Is It Appropriate to use Weighted Averages on IRRs?
It is very common for businesses or investors to approve projects based on IRR. Coming from my Marakon background with a strict belief in NPV and very carefully calculating the proper discount rates, I was confused about why you’d accept whatever “discount rate” made the stream of cash flows result in a zero NPV. Here’s another strange thing about IRR: unlike most functions in Excel, IRR lets you input a guess for the function to work. Isn’t that weird in itself? I mean, when you input =SUM(A1:A5) you don’t have to also give a guess so Excel has a decent starting place. Excel does assume 10% as the guess if an input isn’t provided, but I’ve found that often using 90% (that’s right, negative) results in fewer errors than the default. Excel uses an iterative process to calculate IRRs and gives an error if it hasn’t converged on an answer after twenty iterations.
Still, compared to its cousins in decisionmaking approvals like Payback Period or Cash on Cash Multiple, IRR is relatively enlightened in its ability to account for highly variable cash flows over time.
Recently I was working with a fund which makes many relatively small investments, each of which naturally has its own cash flows. The managers wanted to report the expected IRR of the fund and wanted to calculate an average of the IRRs by investment, weighted by the size of the investment. I wasn’t sure if this would work, and so quickly threw together the example in Table 1:


0 
1 
2 
3 
4 
5 
One Year,
10% IRR 
10% 
(1.00) 
1.10 
 
 
 
 
Five Year,
20% IRR 
20% 
(1.00) 
 
 
 
 
2.49 
Total 
18% 
(2.00) 
1.10 
 
 
 
2.49 
Here we have two investments. The first earns a 10% IRR over one year; the second 20% over five years. If we assume both invested the same amount of money we can just average them and not worry about the weighting. Obviously the simple average would be 15%, but the actual calculated IRR is 18%.
So what gives? First, it is possible to average IRRs, as Table 2 shows:


0 
1 
One Year,
20% IRR 
20% 
(1.00) 
1.20 
One Year,
10% IRR 
10% 
(1.00) 
1.10 
Total 
15% 
(2.00) 
2.30 
Wtd Avg 
15% 


It is also possible to weight IRRs based on the size of the investment as shown in Table 3:


0 
1 
One Year,
20% IRR 
20% 
(2.00) 
2.40 
One Year,
10% IRR 
10% 
(1.00) 
1.10 
Total 
16.67% 
(3.00) 
3.50 
Wtd Avg 
16.67% 


But the problem comes in as soon as the investments have different holding periods. Table 4 shows an example with different sized investments and different holding periods.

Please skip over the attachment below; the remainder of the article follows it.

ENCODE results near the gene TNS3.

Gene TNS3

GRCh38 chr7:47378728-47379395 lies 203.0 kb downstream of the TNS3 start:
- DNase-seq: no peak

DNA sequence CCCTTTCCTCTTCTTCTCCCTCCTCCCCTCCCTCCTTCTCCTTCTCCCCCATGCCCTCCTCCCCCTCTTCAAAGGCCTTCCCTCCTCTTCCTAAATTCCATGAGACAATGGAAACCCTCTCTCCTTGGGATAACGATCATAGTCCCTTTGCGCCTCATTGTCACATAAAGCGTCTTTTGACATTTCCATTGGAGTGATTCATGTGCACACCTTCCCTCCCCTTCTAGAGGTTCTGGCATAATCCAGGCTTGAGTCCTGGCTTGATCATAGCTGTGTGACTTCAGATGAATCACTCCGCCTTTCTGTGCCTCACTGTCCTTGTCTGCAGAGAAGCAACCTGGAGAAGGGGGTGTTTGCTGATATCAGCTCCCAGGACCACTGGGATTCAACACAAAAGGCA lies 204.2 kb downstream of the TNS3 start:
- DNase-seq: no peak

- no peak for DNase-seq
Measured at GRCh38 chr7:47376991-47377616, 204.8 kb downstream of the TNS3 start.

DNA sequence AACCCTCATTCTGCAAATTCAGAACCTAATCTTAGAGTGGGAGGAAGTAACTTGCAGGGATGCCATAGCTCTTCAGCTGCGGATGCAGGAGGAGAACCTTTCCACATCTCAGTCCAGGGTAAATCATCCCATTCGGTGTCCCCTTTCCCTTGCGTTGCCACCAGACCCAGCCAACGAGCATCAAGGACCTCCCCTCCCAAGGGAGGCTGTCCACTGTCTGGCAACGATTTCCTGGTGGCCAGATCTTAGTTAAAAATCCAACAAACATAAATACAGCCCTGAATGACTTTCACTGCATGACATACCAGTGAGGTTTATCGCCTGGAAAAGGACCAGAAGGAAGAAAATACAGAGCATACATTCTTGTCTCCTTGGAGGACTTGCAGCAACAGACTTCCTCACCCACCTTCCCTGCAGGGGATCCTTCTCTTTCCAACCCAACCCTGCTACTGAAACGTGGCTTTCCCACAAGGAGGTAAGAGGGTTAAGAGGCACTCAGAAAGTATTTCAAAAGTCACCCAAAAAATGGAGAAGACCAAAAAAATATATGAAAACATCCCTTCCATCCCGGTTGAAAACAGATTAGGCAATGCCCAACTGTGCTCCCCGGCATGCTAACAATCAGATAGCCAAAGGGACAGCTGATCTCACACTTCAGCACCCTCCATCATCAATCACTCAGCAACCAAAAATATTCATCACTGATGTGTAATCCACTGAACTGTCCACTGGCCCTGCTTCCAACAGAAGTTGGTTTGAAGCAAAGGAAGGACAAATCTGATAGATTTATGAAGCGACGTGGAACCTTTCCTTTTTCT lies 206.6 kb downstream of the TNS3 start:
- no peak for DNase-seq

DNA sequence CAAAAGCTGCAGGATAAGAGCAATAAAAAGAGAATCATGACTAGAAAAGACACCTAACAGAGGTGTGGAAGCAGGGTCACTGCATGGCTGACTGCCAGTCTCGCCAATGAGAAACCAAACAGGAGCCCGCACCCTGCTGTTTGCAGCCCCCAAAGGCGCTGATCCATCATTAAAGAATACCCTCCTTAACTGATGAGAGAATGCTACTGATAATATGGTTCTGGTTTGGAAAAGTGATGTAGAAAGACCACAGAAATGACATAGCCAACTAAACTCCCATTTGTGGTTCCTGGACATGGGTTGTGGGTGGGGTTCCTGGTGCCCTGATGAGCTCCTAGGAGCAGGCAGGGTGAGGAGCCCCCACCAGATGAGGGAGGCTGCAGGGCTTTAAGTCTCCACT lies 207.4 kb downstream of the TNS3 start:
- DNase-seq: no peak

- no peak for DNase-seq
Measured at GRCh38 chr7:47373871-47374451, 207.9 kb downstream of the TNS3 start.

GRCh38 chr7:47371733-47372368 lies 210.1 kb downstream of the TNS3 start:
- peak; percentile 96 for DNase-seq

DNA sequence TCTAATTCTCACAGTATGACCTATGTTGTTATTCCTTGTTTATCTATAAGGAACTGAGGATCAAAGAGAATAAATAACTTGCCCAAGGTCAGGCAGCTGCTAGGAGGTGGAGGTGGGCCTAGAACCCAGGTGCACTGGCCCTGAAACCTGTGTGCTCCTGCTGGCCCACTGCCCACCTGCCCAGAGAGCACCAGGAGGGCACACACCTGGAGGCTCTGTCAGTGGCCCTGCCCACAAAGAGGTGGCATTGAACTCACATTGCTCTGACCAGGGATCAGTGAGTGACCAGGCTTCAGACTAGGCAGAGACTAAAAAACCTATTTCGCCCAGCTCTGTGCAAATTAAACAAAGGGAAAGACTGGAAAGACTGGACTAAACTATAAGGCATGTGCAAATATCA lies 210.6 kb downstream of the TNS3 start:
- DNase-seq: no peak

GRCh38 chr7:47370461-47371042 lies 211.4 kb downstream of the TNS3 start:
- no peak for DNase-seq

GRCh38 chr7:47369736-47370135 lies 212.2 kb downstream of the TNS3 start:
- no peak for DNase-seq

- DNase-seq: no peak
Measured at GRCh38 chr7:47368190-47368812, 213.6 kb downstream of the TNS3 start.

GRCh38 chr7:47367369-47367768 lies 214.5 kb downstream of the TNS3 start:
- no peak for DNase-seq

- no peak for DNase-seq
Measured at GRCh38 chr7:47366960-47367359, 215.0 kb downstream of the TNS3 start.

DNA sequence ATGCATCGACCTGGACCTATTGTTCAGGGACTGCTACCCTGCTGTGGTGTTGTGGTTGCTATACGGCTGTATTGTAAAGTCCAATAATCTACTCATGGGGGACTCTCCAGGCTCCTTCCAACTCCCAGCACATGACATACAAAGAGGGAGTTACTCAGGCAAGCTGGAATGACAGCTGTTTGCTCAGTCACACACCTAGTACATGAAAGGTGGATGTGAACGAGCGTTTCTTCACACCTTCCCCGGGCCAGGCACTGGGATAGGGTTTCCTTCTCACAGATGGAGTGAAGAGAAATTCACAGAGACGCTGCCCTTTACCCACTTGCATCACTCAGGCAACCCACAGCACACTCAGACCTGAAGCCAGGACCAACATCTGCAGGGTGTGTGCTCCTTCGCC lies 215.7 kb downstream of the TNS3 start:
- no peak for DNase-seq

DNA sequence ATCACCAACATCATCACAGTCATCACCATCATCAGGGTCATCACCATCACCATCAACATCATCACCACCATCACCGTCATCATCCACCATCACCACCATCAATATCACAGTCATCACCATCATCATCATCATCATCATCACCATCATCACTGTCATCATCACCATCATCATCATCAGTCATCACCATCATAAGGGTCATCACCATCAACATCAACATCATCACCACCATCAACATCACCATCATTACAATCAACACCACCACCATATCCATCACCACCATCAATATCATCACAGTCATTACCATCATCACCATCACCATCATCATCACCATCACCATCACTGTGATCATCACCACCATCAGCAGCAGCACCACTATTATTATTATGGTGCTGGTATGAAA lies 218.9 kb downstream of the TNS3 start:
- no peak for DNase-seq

0 
1 
2 
3 
4 
5 
One Year,
10% IRR 
10% 
(1.00) 
1.10 
 
 
 
 
Five Year,
20% IRR 
20% 
(2.00) 
 
 
 
 
4.98 
Total 
19% 
(3.00) 
1.10 
 
 
 
4.98 
Instead of the 15% simple average or the 16.67% weighted average, now we’re at 19%. What’s happening is that the IRR is being “weighted” not just by the investment amount, but also by the time funds are being invested. This is one way in which IRR obscures important facts about reality. For example, if you have two investments that are equally risky, and A returns 15% and B returns 20%, normally you’d expect to prefer B. But what if A lasts for two years and B only lasts for a month? You invest a dollar and get back about $1.02 in the case of B. Holding period matters greatly.
But returning to the question we started with, about the fund with different investment sizes that wanted to calculate a weighted average IRR. In the end we determined that since the holding periods were both long and nearly the same across investments that it was proper to average the IRRs together. That was a counterintuitive result for me, but a welcome instance of seeing new flexibility from the complex calcs behind IRR.



More on IRR:
» 
Besides the traditional IRR function in Excel, don’t overlook XIRR and MIRR. XIRR allows cash flows to come in on an irregular schedule and MIRR relaxes the assumption that positive cash flows are reinvested at the final IRR.

» 
Problems with the IRR in Excel – discusses both the mathematical conditions under which Excel bombs and certain theoretical issues with using IRR.